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Why No One Went to Jail for Shelling Tuzla in Bosnia

23. October 2019.10:26
Alen Simic was four when he was seriously wounded and his parents killed by shelling in the Bosnian city of Tuzla in 1993 - and as he told BIRN, the perpetrators have still not been brought to justice.

This post is also available in: Bosnian

“I will not speak about my feelings. All that lost all purpose long ago,” Alen Simic, now 30, told BIRN in an interview 24 years after his parents Ivo and Aida were killed in the shelling of Tuzla’s Stupine neighbourhood in May 1993.

Simic said that he has lost hope of anyone ever being brought to justice for the attack. “Speaking about it is exerting effort for nothing,” he insisted. “Nothing is going to change, nobody will ever answer for it.”

Shortly after the projectile hit the Simics’ apartment, their neighbour Anto Maric came and found Aida and Ivo dead, and then drove the weeping Alen to hospital.

“Those were terrifying moments. Their apartment was full of smoke. I took a blanket and tried to extinguish the fire with it. I saw Alen, who was crying. We managed to save Alen,” Maric recalled.

Domestic courts have still not convicted anyone of this or many other shelling incidents in Tuzla during wartime, in which over 100 civilians were killed. Despite the fact that the Bosniak-majority city was declared a protected zone by the United Nations in June 1993, it was subsequently targeted by Bosnian Serb forces.

Only one person has been convicted of responsibility for a single attack, the shelling of the Kapija area of town, in which more than 70 people died in 1995.

Former Bosnian Serb Army general Novak Djukic was found guilty of ordering the attack, but he fled the country and is now at large in Belgrade.

Never-ending investigations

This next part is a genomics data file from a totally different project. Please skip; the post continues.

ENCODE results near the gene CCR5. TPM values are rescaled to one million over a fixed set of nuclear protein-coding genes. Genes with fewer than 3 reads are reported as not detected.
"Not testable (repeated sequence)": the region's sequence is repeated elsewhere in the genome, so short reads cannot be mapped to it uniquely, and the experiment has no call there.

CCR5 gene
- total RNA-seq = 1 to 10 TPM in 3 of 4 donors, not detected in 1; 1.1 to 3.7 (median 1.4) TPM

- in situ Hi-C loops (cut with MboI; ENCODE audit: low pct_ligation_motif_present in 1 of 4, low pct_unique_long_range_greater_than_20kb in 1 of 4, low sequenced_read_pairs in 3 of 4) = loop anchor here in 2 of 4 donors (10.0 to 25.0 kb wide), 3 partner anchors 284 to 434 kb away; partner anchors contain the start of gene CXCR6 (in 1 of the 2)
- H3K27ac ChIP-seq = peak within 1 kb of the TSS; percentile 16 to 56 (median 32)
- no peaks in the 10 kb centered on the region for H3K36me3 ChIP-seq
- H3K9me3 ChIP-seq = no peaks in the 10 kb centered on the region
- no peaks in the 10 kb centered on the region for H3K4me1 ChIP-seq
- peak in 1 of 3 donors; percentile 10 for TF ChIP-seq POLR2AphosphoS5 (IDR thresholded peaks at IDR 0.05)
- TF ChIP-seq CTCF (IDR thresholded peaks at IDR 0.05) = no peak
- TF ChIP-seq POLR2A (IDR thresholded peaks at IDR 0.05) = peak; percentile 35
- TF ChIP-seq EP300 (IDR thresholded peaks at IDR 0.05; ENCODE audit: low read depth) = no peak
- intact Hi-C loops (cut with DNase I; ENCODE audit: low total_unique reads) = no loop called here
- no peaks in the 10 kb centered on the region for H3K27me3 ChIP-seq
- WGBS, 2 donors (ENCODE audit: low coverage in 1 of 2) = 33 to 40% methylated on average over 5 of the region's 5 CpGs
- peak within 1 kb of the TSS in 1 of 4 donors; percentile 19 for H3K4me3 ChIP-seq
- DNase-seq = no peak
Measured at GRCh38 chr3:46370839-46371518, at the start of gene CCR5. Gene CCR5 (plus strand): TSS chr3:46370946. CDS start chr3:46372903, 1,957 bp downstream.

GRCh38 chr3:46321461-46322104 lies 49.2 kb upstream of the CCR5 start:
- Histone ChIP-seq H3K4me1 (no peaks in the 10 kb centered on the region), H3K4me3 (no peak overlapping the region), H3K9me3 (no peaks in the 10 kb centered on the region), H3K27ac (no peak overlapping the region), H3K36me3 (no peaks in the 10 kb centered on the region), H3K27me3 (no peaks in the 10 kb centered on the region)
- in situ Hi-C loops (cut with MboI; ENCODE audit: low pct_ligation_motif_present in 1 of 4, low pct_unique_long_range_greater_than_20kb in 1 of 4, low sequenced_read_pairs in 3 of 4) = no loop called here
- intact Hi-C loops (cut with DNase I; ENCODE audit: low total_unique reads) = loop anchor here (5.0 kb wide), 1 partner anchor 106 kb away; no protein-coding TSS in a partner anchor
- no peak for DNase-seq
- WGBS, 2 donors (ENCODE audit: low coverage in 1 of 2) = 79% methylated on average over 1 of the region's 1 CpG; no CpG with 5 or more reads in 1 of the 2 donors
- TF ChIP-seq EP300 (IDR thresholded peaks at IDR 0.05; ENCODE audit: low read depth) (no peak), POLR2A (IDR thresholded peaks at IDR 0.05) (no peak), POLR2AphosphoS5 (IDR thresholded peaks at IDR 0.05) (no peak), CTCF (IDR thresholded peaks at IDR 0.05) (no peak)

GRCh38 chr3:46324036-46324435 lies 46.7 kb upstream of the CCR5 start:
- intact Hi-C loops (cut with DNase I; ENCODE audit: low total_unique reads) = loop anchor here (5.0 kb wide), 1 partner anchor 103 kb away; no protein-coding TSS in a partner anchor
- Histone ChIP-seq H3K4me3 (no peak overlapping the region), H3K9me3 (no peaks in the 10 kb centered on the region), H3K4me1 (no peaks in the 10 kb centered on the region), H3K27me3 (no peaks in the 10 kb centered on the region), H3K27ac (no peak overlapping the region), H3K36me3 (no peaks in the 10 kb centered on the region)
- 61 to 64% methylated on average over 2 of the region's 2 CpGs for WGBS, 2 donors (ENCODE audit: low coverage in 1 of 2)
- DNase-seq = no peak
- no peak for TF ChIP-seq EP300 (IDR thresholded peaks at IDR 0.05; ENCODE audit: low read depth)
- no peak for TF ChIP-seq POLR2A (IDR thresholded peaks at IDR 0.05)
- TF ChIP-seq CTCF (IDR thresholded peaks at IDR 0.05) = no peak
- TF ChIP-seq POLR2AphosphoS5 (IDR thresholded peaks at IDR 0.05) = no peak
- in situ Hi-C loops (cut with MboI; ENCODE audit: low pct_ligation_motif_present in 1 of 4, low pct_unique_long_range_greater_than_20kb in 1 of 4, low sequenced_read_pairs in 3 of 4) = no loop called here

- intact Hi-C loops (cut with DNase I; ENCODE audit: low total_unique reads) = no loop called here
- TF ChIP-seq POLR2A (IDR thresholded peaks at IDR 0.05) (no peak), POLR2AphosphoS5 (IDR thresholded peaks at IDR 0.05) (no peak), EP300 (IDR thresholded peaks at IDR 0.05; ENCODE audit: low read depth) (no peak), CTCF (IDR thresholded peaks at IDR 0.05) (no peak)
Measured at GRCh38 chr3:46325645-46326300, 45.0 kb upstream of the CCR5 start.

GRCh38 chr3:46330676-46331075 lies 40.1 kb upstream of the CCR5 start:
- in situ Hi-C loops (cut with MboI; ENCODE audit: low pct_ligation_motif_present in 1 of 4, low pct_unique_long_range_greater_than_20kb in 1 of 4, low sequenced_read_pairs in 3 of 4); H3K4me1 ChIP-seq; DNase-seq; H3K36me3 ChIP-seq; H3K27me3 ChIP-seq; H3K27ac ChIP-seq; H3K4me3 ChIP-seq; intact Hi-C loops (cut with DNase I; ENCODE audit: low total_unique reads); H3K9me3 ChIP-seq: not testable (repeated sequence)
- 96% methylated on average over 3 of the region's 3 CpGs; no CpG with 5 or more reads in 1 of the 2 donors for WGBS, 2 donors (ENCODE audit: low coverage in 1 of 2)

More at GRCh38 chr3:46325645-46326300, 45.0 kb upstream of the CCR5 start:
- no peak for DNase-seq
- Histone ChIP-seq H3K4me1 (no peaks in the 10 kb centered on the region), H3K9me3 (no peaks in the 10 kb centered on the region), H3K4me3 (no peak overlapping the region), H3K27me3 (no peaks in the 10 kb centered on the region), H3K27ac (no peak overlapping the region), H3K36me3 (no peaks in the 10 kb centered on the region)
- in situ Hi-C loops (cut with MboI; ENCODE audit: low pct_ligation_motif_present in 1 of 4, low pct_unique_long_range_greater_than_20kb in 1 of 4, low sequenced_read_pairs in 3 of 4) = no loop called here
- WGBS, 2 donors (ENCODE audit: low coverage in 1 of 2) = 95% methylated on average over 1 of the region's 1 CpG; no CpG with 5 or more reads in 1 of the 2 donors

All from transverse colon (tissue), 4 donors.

There is no single database of the civilians killed in Tuzla between 1992 and 1995, but the Truth, Justice, Reconciliation Foundation estimates that there were more than 200 of them, including those who died in the shelling incidents.

The foundation told BIRN that it has reminded the Bosnian state prosecution on several occasions that those responsible for these crimes have not been prosecuted.

“Back in 2007, we filed a criminal complaint against eight [Yugoslav People’s Army] officers for artillery fire on Tuzla during the war, which targeted numerous victims. The prosecution of Bosnia and Herzegovina has not done anything about it,” said the foundation’s president, Sinan Alic.

He added that “all the state prosecution has done is to notify us, a short while ago, that the investigation into [Yugoslav People’s Army officers] Veljko Kadijevic, Milutin Kukanjac and Novica Simic was terminated due to their deaths”.

Alic said that when appearing as witnesses at other trials, some of the officers have publicly admitted responsibility for the shelling of Tuzla, but that was not a sufficient basis for the prosecution to open an investigation.

“This happened in Belgrade at the trial of [former Bosnian policeman] Ilija Jurisic for an attack on the ‘Tuzla Convoy’ on May 15, 1993,” he said.

“When asked by the judge whether he ordered the shelling of Tuzla, former Yugoslav People’s Army officer and commander of the Husinska Buna military barracks in Tuzla, Mile Dubajic, answered affirmatively. But that was not enough for someone in Bosnia and Herzegovina to open an investigation into him,” he added.